Services on top of the Data Grid
GigaSpaces includes a set of built-in service components such as Task execution service components, Messaging services components, each implementing commonly used pattern and framework. It was designed to make the programming of distributed applications on-top of the space based API simpler and less intrusive. All services follow the POJO/Spring based abstraction approach which include dependency injection and annotations. The GigaSpaces DataGrid is used as a shared clustering framework for all those components. The shared clustering provides general purpose solution that ensures the high availability, scalability, and transaction integrity of all those API’s.
Choosing the Correct Service Component
This section explains when you should use each of the service components:
When the tasks are defined by clients and can be changed or added while the data-grid servers are running.
As a dynamic “stored procedure” enabling to execute complex multi stage queries or data manipulation where the data resides, thus enabling to send back only the end result of the calculation and avoid excess network traffic.
Map/Reduce pattern - when you need to perform aggregated operations over a cluster of distributed partitions.
Task execution comes in two flavors:
Java TasksJava version | .Net version - In this mode you can pass Java code from the client to the cluster to be executed on the data grid nodes. The code is dynamically introduced to the server nodes classpath.
Dynamic language tasks - Tasks can be defined using one of the dynamic languages supported by the JVM (JSR-223) and be compiled and executed on the fly.
Java Tasks can be more efficient in terms of performance and tend to be more type-safe then dynamic tasks. Dynamic tasks on the other hand can be changed more frequently without causing class version conflicts.
Messaging and Events
The Space’s Messaging and Events support provides messaging handlers that simplify event driven programming. With this framework you select an event based on its content and designate a method that would be triggered as a result of that event, all through a simple and non-intrusive configuration. There are two main event handlers that are available:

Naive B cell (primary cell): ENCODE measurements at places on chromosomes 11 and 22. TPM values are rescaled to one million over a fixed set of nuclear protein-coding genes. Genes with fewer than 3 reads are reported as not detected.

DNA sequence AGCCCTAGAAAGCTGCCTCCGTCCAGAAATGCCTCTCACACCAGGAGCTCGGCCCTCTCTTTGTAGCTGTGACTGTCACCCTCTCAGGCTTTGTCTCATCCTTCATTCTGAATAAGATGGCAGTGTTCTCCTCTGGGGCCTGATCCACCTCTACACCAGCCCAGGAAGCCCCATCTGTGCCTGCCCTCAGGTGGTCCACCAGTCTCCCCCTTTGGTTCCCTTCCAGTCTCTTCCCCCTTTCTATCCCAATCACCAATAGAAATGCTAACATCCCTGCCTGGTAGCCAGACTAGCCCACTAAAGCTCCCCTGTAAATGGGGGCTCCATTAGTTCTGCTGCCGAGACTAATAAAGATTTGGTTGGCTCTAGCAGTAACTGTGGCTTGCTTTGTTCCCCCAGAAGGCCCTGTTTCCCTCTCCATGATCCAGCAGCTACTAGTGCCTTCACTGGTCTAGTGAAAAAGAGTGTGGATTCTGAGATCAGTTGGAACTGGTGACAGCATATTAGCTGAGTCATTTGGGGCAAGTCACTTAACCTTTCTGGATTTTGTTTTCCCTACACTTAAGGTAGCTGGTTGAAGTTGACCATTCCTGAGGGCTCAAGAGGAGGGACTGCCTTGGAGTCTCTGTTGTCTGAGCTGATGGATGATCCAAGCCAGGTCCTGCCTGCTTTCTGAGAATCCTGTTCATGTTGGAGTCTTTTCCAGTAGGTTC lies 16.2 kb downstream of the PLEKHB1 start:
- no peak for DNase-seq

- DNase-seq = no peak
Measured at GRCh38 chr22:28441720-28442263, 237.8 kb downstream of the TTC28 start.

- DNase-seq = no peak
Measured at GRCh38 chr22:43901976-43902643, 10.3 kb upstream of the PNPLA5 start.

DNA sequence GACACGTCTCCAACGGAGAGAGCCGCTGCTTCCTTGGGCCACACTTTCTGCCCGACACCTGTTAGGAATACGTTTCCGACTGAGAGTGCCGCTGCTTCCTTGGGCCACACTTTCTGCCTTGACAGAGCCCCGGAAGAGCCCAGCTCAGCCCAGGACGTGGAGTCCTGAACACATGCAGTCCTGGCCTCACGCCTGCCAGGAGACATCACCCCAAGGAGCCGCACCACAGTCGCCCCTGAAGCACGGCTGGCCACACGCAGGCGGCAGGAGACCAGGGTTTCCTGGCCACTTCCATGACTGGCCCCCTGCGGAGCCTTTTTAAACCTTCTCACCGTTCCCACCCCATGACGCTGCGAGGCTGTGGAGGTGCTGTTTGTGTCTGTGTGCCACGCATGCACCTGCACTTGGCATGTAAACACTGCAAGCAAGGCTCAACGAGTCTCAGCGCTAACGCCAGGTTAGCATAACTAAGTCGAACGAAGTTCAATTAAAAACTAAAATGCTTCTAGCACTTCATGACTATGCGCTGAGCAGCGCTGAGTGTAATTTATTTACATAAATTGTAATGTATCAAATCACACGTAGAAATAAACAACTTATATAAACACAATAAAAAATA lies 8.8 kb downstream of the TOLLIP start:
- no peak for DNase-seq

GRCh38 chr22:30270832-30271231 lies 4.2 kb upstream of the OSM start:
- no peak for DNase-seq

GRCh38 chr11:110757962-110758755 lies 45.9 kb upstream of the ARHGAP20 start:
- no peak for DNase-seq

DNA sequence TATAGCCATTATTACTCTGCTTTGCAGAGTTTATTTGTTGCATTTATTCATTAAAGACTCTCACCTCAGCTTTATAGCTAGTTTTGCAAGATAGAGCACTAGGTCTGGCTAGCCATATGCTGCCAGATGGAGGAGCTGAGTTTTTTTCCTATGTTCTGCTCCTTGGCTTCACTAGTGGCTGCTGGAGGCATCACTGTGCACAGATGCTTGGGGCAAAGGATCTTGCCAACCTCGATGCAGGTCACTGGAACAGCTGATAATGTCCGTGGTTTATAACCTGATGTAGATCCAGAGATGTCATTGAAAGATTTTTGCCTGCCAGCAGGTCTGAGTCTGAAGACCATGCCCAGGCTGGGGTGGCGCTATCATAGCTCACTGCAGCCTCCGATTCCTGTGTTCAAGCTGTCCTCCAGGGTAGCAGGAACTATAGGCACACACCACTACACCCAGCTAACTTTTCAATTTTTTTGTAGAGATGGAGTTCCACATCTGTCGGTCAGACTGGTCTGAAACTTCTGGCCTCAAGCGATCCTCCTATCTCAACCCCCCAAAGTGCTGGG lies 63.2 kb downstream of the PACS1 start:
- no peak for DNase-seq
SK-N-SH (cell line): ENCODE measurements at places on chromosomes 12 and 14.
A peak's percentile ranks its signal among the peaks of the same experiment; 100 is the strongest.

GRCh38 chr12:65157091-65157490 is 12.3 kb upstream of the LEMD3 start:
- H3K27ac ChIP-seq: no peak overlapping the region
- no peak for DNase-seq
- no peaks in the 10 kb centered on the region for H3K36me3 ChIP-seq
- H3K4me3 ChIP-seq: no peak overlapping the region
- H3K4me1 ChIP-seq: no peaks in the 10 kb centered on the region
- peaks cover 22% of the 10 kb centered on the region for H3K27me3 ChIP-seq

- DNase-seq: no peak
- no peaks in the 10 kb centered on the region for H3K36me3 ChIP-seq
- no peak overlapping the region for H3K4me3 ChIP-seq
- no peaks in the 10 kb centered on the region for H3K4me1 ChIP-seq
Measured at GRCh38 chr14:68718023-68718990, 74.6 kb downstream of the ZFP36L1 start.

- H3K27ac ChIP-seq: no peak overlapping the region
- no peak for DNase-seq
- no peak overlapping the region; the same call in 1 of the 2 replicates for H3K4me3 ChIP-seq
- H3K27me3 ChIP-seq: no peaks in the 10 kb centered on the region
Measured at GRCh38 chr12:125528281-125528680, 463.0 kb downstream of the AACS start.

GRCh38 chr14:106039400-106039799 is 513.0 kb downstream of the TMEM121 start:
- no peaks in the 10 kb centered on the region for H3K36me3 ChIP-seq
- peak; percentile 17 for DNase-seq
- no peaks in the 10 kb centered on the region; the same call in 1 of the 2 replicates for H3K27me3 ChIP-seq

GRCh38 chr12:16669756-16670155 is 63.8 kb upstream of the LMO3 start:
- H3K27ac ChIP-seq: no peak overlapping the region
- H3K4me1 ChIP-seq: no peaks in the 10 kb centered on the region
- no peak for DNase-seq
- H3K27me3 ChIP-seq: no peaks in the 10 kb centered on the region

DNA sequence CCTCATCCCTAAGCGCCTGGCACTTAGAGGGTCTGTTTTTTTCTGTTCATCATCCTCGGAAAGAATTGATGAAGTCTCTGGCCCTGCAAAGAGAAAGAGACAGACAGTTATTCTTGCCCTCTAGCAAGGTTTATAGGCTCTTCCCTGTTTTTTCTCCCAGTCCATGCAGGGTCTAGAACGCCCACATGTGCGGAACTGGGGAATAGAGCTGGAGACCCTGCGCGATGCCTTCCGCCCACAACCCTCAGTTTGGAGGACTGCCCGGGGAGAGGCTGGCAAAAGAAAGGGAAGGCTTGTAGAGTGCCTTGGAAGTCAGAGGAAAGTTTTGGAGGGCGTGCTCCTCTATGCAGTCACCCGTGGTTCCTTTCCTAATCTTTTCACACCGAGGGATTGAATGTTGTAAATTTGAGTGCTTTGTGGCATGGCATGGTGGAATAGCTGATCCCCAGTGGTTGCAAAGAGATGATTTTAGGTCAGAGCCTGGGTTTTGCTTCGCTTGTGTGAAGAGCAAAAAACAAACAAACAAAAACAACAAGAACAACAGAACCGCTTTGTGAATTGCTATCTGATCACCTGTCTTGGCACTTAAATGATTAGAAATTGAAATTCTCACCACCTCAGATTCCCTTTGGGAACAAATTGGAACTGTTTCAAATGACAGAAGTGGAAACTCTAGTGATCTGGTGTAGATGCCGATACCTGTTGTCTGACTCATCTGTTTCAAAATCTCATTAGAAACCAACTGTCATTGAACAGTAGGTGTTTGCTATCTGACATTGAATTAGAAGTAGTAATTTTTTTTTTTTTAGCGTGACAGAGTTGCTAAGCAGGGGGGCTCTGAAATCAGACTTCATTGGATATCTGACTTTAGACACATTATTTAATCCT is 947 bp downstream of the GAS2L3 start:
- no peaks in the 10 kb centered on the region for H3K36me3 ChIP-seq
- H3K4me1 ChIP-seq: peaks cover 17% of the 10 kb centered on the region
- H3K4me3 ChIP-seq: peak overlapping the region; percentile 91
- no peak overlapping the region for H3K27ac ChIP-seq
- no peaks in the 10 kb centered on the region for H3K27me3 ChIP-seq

The Notify Container Java version | .Net version is the equivalent of a publish/subscribe messaging. Uses the space.notify() API as the underlying event delivery mechanism. With this method the listener doesn’t hold a connection to the space. The event handler is triggered by the space as soon as matching event arrived. Notify will call ALL matched subscribers at the same time.
The Polling Container Java version | .Net version is the equivalent of a point to point communication. It uses the space.take() API as the underlying event delivery mechanism. Unlike the notify container the Polling container blocks contentiously on space connection until a matching event arrives. Polling containers ensures that one and only one listener will be triggered per event even if there are more then one listener that matches that event.
You should use the notify container for one to many or many to many relationship and polling container for one to one or many to one relationship.
In addition to the polling containers you can also use a JMS facade on top of the space to deliver events. The JMS facade is designed primarily to enable integration with external feeders that cannot or were not designed to work with the space based API. JMS in general provides less fine grained event matching semantics in comparison to the one provided by the space, and is therefore not the recommended way to deliver inter-application events.
See Messaging Support for details.
Space Based Remoting
Space Based Remoting is the equivalent to JEE Session Beans or to Java RMI. It leverages the space as a reliable and scalable transport mechanism that is used as a communication bus between POJO based services and their clients. Unlike Tasks and Polling Containers the Remoting mechanism exposes a more type-safe and static interface. If you have already built your business logic using a remoting approach you would find it easier to use this model to scale your services without rewriting your client side access code. It is also the least intrusive mechanism in terms of Space API usage.
There are basically two flavors to this framework:
Executor Based Remoting
The Executor Based Remoting Java version |
used to deliver synchronous or asynchronous calls between the client and the server. In this mode the client invocation executes a task that invokes the relevant server method immediately when the call arrives to the server. The server must therefore be collocated with the space.
The client thread can wait for the execution to complete synchronously or use
Future to receive the result asynchronously.
Event Driven Remoting
With the Event Driven Remoting (Jave version | .NET version) remote calls are queued in the space before they are executed. The implementation uses a polling container to handle the event and trigger the appropriate service implementation instance. Unlike the
Executor Based Remoting the service implementation can be remote as well as collocated with the space.